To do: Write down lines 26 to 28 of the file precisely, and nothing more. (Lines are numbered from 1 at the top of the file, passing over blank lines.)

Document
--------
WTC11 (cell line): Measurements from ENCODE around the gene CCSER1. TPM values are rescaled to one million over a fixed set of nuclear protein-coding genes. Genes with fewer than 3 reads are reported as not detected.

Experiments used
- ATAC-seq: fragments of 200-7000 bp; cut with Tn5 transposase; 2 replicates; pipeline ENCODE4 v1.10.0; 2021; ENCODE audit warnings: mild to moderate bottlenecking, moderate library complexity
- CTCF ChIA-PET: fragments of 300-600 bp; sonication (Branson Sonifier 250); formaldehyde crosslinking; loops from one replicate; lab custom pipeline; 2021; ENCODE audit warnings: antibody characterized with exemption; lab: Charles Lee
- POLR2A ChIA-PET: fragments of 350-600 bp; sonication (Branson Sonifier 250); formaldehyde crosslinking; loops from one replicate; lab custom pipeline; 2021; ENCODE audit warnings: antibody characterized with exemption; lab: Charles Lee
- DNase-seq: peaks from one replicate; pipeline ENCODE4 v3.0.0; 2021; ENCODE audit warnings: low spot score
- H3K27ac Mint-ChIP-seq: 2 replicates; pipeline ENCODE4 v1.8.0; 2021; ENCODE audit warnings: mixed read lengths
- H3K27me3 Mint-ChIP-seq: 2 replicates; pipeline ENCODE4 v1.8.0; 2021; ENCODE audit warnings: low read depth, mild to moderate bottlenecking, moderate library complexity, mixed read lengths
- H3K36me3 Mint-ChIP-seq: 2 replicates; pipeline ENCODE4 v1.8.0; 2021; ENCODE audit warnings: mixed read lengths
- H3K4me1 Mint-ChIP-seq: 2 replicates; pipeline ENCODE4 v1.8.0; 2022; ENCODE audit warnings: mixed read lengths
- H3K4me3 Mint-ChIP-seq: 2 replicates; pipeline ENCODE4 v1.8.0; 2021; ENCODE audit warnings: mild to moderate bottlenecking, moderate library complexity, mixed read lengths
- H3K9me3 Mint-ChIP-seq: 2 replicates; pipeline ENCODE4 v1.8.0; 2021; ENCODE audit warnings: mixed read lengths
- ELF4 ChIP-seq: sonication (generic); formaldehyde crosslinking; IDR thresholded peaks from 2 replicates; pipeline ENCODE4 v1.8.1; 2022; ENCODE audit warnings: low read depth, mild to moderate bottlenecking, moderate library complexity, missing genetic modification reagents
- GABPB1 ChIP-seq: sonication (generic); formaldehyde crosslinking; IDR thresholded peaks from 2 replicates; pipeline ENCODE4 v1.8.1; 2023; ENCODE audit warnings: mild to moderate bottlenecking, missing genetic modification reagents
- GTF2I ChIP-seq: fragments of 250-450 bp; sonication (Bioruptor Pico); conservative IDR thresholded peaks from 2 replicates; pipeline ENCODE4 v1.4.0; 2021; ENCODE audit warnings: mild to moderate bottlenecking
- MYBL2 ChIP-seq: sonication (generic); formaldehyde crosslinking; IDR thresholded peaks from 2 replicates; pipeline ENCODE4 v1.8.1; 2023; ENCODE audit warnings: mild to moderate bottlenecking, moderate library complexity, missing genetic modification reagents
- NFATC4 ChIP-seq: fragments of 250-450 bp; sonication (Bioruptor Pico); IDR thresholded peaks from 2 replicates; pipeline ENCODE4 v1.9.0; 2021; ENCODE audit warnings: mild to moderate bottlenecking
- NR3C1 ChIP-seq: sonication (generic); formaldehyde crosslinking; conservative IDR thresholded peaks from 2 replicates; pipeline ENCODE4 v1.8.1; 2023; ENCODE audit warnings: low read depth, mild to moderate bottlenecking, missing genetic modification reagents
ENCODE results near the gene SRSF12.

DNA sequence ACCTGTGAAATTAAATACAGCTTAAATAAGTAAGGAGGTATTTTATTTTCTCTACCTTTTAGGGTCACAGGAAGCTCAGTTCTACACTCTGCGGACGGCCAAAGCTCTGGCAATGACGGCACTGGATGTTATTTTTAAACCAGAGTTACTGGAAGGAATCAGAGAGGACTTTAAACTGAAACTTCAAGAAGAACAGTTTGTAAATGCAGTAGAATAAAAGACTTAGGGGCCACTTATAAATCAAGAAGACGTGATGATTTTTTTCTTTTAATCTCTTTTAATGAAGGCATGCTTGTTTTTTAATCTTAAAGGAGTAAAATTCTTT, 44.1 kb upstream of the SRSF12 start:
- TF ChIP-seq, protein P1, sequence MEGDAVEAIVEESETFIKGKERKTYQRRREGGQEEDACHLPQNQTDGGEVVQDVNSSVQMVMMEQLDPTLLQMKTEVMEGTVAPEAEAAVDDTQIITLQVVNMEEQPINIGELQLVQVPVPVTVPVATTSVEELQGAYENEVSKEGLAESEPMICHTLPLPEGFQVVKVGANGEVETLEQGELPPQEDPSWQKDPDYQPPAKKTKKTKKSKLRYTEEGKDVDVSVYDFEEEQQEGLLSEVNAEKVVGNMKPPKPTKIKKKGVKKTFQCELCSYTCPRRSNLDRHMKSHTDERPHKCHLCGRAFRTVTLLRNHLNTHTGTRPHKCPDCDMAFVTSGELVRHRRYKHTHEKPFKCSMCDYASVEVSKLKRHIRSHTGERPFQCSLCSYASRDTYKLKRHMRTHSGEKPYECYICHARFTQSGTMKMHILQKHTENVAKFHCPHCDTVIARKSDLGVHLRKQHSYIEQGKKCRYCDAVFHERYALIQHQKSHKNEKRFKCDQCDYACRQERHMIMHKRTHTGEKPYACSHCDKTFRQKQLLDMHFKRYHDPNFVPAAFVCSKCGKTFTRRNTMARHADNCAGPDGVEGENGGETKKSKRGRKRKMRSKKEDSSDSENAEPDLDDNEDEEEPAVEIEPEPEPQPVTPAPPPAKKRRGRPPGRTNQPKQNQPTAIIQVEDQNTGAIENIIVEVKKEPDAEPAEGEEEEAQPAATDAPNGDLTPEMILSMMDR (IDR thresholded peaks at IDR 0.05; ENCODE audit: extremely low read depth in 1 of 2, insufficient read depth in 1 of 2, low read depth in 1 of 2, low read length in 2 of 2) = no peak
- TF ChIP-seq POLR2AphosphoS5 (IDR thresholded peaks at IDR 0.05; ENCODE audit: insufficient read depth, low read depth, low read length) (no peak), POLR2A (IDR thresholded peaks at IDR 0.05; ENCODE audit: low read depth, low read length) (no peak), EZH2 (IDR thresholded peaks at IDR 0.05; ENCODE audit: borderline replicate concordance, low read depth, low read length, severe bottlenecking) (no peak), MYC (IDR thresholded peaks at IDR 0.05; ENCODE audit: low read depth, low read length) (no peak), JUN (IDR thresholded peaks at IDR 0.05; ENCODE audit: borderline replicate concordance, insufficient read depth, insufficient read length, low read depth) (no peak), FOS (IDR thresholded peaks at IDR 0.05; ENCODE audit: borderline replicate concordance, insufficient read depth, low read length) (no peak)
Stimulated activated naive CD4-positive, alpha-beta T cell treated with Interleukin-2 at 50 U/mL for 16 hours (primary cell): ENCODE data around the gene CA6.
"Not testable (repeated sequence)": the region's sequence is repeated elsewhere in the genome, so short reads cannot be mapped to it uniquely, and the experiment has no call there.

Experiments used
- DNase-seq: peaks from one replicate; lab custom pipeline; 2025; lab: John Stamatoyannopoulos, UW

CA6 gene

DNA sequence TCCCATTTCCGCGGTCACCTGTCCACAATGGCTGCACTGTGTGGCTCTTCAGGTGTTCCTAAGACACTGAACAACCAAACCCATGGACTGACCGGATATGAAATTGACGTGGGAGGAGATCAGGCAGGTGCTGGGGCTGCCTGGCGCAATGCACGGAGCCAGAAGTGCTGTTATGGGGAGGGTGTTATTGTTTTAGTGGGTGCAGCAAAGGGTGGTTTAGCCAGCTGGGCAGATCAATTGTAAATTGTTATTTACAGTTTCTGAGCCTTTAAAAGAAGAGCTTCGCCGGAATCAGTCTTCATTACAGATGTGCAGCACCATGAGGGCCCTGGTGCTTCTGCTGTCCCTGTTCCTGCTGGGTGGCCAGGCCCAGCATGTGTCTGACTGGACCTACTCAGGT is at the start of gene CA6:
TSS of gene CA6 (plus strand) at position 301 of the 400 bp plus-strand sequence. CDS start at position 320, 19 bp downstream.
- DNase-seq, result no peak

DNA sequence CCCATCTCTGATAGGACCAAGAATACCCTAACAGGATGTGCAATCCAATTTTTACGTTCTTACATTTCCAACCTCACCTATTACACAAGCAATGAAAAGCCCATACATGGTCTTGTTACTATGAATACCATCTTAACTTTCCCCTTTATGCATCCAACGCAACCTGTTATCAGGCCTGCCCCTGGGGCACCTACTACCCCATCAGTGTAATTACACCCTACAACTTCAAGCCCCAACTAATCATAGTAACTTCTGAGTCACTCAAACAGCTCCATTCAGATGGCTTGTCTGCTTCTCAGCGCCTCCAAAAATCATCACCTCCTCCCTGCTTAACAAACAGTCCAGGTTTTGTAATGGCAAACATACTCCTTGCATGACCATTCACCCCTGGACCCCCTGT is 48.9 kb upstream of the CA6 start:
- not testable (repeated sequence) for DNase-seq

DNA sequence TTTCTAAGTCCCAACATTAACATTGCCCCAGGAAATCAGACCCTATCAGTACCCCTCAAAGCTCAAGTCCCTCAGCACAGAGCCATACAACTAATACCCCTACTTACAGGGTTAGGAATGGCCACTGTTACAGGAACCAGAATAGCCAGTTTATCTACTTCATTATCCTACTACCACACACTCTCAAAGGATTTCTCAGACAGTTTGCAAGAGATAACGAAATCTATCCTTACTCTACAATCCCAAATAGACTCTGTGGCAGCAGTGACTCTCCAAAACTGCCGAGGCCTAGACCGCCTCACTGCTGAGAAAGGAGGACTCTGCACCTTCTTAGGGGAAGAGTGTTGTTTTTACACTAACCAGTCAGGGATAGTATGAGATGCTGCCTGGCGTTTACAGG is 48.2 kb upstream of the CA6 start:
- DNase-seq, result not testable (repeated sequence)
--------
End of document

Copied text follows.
- DNase-seq: peaks from one replicate; lab custom pipeline; 2025; lab: John Stamatoyannopoulos, UW

CA6 gene

DNA sequence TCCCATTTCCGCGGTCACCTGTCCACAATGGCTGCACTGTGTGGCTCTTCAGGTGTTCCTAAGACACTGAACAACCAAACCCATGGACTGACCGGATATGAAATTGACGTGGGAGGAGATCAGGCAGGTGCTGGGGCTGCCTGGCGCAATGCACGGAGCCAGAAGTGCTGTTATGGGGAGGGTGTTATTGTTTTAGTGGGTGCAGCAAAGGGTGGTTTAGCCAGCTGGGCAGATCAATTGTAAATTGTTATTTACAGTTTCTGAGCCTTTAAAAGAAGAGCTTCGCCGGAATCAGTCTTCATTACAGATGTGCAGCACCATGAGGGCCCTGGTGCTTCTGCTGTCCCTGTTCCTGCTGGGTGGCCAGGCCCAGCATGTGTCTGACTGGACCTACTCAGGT is at the start of gene CA6: